I am trying to build a circuit that will allow gadgets that are usually charged by USB to be charged wirelessly. As an example I am reverse engineering an A4tech battery-less mouse. However it is too great a challenge for me and I am seeking help from you. I thought it would be better for me to turn this into a group effort than to ditch the project. I will give a detailed description of what I have built and learnt and hopefully you can tell me where I went wrong.
Step 1: Background Information
The mouse I was talking about (see other picture) in the introduction is exactly the same as the Splashpad it uses induction to transfer power across an air gap. This is the same technology as RFID; in fact it uses this to communicate with the pad. To make our own wireless device we need to know more about induction.
Step 2: Basic Theory
It is called inductive coupling of tuned circuits (Here is some more detailed information, more tesla coil orientated but more or less the same principles. http://home.freeuk.com/dunckx/wireless/inductive/inductive.html).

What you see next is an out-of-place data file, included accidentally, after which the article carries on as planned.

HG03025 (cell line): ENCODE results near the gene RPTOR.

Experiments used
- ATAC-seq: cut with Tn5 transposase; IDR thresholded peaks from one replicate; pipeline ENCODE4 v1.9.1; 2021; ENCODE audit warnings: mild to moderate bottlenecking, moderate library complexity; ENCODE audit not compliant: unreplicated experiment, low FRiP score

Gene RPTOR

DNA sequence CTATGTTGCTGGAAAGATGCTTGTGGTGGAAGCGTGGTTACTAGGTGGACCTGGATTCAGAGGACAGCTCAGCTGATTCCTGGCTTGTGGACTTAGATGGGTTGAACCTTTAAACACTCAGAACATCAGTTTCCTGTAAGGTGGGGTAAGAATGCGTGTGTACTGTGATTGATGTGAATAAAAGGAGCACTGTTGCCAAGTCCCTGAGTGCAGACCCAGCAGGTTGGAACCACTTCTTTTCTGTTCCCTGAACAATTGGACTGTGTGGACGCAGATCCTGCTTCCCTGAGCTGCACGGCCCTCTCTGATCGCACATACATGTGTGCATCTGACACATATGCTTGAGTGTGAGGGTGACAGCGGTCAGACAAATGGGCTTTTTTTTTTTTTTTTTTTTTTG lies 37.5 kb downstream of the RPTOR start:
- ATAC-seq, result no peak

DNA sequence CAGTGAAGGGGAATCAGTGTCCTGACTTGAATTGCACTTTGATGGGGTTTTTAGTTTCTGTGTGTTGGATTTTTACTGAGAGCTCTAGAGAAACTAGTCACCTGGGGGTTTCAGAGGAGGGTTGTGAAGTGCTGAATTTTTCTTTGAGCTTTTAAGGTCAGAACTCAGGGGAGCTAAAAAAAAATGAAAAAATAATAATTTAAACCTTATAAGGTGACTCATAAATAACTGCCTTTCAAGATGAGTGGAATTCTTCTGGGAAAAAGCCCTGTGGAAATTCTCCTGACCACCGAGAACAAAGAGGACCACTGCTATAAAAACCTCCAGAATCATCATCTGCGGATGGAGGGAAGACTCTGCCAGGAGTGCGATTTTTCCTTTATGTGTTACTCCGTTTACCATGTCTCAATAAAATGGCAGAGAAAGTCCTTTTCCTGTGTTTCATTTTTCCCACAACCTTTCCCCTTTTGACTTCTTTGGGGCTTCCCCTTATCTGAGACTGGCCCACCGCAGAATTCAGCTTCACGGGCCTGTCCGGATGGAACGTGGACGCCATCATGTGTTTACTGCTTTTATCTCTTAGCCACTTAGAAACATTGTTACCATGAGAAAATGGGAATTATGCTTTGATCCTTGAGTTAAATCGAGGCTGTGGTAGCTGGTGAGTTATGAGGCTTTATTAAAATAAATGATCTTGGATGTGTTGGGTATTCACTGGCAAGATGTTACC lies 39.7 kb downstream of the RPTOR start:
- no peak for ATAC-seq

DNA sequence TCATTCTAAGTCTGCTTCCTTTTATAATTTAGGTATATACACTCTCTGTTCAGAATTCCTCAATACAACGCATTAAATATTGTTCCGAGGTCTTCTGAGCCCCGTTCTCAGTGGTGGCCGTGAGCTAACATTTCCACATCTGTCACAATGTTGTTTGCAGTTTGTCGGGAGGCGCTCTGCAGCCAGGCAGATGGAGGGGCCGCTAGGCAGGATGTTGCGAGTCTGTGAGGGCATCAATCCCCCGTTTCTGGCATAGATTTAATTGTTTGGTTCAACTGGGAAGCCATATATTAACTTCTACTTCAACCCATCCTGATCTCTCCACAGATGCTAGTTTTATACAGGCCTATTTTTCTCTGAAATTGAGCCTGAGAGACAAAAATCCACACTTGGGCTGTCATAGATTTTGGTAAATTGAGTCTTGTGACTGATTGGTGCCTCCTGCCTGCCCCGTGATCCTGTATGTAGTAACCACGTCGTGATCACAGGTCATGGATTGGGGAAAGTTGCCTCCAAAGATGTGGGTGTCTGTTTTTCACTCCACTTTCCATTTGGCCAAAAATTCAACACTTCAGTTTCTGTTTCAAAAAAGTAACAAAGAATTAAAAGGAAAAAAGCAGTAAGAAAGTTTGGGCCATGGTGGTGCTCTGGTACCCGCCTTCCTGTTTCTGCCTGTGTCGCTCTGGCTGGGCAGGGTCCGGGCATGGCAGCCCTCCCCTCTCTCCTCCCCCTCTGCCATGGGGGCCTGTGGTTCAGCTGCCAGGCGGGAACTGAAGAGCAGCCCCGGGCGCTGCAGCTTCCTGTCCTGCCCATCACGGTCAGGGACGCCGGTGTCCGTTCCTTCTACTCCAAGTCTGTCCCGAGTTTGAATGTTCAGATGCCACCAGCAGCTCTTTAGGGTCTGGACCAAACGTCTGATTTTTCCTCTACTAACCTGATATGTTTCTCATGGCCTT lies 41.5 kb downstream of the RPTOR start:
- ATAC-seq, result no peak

We need an AC power source for the primary, any frequency would do, but to make it more efficient we need a high frequency. To explain this think of two solenoids. If we hook up the primary coil to a DC supply. Initially the current will be zero, the current will increase at a decreasing rate due to a magnetic field that is created to oppose the change, once the two reach equilibrium the current reaches a steady maximum (can be calculated by I=V/R) and the magnetic field also becomes constant. This changing magnetic field induces a current in the secondary which produces a magnetic field in the opposite direction. This is just a small blip of current that lasts just for a short period of time. We have just transferred a small amount of power. Now if we did this over and over again we would induce more tiny blips and hence more power. This is why a higher frequency would transfer more power.